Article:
A classic instance of the use of suffering for contempt and unkindness is in Dickens’ Great Expectations. Miss Havisham has been disappointed by a man, who deserted her at the altar. She therefore gives herself the right to want all men punished. And she will inflict punishment on men through Estella, an orphan whom she raises from childhood. There is this, in chapter 12: “Miss Havisham would embrace her with lavish fondness, murmuring...,‘Break their hearts, my pride and hope, break their hearts and have no mercy!’”

Miss Havisham—dressed for decades in her wedding gown, beside her wedding cake, with both covered in cobwebs—is comic and terrible. But she is representative of what millions of people do: they use being hurt as permission to have contempt. Eli Siegel defined contempt as “the addition to self through the lessening of something else,” and he is the philosopher who showed that the desire for it is the ugliest thing in the human self. Contempt is the source of all the cruelty in history, and it is also the big weakener of a person’s mind.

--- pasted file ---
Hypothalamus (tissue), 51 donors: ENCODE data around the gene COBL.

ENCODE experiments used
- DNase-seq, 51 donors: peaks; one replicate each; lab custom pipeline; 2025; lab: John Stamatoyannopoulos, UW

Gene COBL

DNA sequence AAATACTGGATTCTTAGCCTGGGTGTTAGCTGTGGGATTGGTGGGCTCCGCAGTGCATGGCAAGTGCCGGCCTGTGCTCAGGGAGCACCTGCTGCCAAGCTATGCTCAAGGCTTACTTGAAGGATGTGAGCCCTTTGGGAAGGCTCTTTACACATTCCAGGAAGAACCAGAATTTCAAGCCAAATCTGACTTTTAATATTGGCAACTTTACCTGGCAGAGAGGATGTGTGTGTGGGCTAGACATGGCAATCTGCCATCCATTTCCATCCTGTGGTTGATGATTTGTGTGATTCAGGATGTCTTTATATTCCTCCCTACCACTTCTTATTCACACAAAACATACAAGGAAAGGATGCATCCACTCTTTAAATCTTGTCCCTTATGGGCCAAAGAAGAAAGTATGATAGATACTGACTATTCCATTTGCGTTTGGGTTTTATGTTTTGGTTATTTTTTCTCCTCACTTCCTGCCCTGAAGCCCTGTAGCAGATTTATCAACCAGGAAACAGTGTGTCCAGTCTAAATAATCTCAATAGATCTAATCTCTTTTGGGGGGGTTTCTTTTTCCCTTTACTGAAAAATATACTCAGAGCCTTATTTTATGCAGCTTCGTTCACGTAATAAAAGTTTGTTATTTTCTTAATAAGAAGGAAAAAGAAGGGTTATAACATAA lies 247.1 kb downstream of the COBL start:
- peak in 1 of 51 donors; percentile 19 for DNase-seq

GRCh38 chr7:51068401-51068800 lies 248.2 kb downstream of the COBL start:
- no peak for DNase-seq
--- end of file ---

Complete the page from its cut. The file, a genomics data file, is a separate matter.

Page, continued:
So millions of men and women use grief to make themselves colder, duller. An instance was my grandmother, Ruth Smith. I’ll quote from the Aesthetic Realism lesson, taught by Eli Siegel, that she had more than 60 years ago, accompanied by her daughter—my mother, Irene Reiss. Here we can see Mr. Siegel speaking to one person about what’s in the very questions he’d relate to music in the 1975 discussion.

Can We Want to Be Unhappy?

Ruth Smith had been treated unjustly by her husband, Hyman, and had divorced him. She told Mr. Siegel that she was “lived-out,” and didn’t care about anything except her children. My mother’s notes contain mainly Mr. Siegel’s words; a few of my grandmother’s statements are there, and many we can infer. But as I look today at those notes of long ago, the kindness and clearness of Eli Siegel’s sentences are alive, vibrant, across the decades. For example, he said:

Because one man didn’t understand you, you shouldn’t take that out on everybody. The world is not Hyman. When you were born you were born into everything....